The rise made a quadrella of November rate movements by the central bank after 25 basis point increases in 2006 and 2007 followed by a 75 basis point cut last year.

Russell Quinn, WA Business News:

Macquarie also included Alcopop and Changingoftheguard in the top three positions, with actual place-getters, Crime Scene and Mourilyan rated at nine and 10 respectively.

Despite this Nostradamus-like forecasting from the investment bank, it seems the only safe bet for Melbourne Cup Day was backing an official 25 basis point rise in official interest rates to 3.5 per cent from the Reserve Bank of Australia, which was announced prior to the horse’s jumping from the gate.

Even some foreign raiders were cashing in, quoting Crikey:

Gwen Robinson, Financial Times:

Coming on the same day of Australia’s biggest annual horse race, the Melbourne Cup, the Reserve Bank of Australia’s interest rate decision on Tuesday – unlike picking a Cup winner – was “the easiest call in town”, as Crikey puts it.

Craig James from CommSec weaved some magic into his daily economic update:

“Favourite home: RBA lifts rates by 25 basis points”

The Reserve Bank certainly hasn’t sought to frighten the horses with the latest rate hike.

Mark Hawthorne at The Age reported on the high-powered fillies trotting around the corporate tents:

“Executives are off and racing”

It’s meant to be the race that stops the nation, but the corporate world rarely breaks stride for something as trivial as a sporting event, even if it is the Melbourne Cup.

But perhaps the best scripts were made for TV. Let’s elope with a packed TV field, led by Tony Jones on ABC Lateline:

It was the surest bet of the Melbourne Cup Day and the Reserve Bank paid out as expected.

Dana Robertson, ABC Lateline:

Kevin Rudd’s Cup Day flutter hit the jackpot. But for the nation’s homeowners, the first Tuesday in November brought no such luck.

At today’s meeting, the Reserve Bank board decided to lift rates by one quarter of one per cent to 3.5 per cent. It’s the second month in a row there’s been a 25 basis point lift and many racegoers are punting that it won’t be the last.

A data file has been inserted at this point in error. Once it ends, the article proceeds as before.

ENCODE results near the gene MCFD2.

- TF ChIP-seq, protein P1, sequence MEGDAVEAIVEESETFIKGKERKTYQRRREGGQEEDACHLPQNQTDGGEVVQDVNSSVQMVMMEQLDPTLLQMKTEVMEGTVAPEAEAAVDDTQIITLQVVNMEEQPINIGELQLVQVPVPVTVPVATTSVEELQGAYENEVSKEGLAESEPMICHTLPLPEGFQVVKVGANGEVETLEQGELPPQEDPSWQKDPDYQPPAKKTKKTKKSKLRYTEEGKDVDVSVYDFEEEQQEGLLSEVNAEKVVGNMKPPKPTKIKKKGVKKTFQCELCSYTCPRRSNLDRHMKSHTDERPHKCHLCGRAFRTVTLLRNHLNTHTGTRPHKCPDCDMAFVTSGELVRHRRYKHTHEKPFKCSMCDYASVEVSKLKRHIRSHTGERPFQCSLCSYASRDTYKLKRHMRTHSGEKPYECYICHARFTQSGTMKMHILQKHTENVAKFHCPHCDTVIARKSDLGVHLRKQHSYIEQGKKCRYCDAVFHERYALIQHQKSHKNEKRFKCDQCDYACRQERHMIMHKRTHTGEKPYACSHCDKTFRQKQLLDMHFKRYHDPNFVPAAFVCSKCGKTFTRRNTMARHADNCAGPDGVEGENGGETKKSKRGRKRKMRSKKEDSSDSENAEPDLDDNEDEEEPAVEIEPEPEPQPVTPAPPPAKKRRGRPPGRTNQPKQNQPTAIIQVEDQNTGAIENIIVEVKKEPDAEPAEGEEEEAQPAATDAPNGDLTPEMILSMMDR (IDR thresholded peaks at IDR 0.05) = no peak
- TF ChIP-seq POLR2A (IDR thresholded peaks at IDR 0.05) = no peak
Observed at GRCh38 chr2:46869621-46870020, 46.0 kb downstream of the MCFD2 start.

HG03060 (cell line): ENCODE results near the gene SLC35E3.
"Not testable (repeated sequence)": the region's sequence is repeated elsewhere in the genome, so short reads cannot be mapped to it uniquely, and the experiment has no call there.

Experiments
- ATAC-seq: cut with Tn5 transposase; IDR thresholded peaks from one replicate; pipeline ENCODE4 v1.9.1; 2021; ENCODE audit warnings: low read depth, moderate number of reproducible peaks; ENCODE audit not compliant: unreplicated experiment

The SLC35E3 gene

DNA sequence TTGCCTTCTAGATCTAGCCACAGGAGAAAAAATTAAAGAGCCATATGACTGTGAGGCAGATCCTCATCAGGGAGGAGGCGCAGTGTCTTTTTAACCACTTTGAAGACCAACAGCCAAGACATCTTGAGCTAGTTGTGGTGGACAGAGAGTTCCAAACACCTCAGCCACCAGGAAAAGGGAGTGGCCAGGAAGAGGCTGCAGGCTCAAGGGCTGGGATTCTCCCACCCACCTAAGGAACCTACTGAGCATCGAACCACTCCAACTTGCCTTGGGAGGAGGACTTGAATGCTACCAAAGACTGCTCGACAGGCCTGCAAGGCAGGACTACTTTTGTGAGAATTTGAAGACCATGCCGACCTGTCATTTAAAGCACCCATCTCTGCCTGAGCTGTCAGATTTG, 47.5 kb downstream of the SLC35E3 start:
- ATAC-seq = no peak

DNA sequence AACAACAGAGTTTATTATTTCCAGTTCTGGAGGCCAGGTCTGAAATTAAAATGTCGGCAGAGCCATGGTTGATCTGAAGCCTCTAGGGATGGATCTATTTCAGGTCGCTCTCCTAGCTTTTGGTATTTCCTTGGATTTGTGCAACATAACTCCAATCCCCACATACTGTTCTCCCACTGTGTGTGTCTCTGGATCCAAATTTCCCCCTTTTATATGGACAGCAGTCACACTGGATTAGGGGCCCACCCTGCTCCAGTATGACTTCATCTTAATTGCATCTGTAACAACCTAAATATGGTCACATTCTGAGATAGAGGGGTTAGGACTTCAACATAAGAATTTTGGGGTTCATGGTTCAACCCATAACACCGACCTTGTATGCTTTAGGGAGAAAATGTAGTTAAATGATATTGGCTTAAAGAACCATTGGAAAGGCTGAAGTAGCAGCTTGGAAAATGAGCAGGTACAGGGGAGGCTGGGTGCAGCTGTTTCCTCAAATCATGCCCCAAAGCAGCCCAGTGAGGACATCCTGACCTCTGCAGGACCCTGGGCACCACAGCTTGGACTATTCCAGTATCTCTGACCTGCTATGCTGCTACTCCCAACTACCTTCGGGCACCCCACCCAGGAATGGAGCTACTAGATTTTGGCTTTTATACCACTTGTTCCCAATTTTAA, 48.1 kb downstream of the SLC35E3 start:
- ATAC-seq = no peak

The next big bet is on when the Reserve Bank will move to lift rates again. Economists are divided over the chance of a rise in December. But with no meeting scheduled for January, the odds are shortening for another rise the month after.

BILL EVANS: I think the rate hikes will be concentrated in the first half of the year, and by then it’ll be pretty clear that the Australian economy doesn’t need any higher interest rates.

The punters won’t be alone in hoping so.

Chris Uhlmann, ABC 7:30 Report:

The stories of this day were told in numbers. The nation might stop for the Melbourne Cup, but the Reserve Bank was on the move. The cash rate’s been nudged up another quarter of a percentage point to 3.5 per cent.

Juanita Phillips, ABC News:

The race that stops the nation didn’t stop the big banks. They put on an astonishing turn of speed to pass on today’s interest rate rise.

In the end the RBA opted for a smaller rise of 25 basis points so as not to frighten some of the horses as one economist put it. But a warning that this rise won’t be the last certainly frightened some of the punters enjoying Melbourne Cup festivities.

Mark Simpkin, ABC News:

At least one happy punter had something to celebrate. But not everyone was a cup day winner. The Reserve Bank is slowly reining things in…but the screen jockeys are divided about whether this means another interest rate rise next month…the ANZ bolted out of the gate..within minutes of the Reserve’s announcement it said it would pass on the rate rise in full.

Andrew Robertson, Lateline Business:

The safest bet in town today wasn’t Shocking winning the Melbourne Cup, but the Reserve Bank continuing to tighten monetary policy. Another rate rise had been well-flagged; the only question was the size: a quarter of a percentage point or a half?

Murray McCloskey, Channel 10 News:

It was the one sure thing on Cup Day, another interest rate hike, as the banks jumped quickly out of the gates taking just minutes to pass on, in full, a quarter of per cent rate rise…concern about interest rate rise didn’t stop punters having a Cup Day flutter…but the outcome was not all that shocking for cashed-up backers the cup winner.

But the transcript that really had Crikey‘s champagne corks popping came courtesy of Stephen Long, who was clearly champing at the bit to insert as many punterly puns as possible into his two-minute package.

Stephen Long, ABC Radio:

“Nothing Shocking: RBA hikes rates”

Before the race that stops the nation came the rate that stops inflation.

Shocking won the cup but there was nothing shocking in the Reserve Bank decision, announced half an hour before the race.

So well sign-posted was the rise that only the blind or comatose could have missed it and no doubt there’s a few of them after the race day lunches.


For Kevin Rudd the political race gets harder too. Yes, Australia is the best performing economy in the advanced world but from here on its citizens are likely to face rising interest rates and a rising jobless rates in tandem.

But that wasn’t worrying the Prime Minister today. In the other big race he backed the winner — and wasn’t he celebrating.

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Peter Fray
Peter Fray
Editor-in-chief of Crikey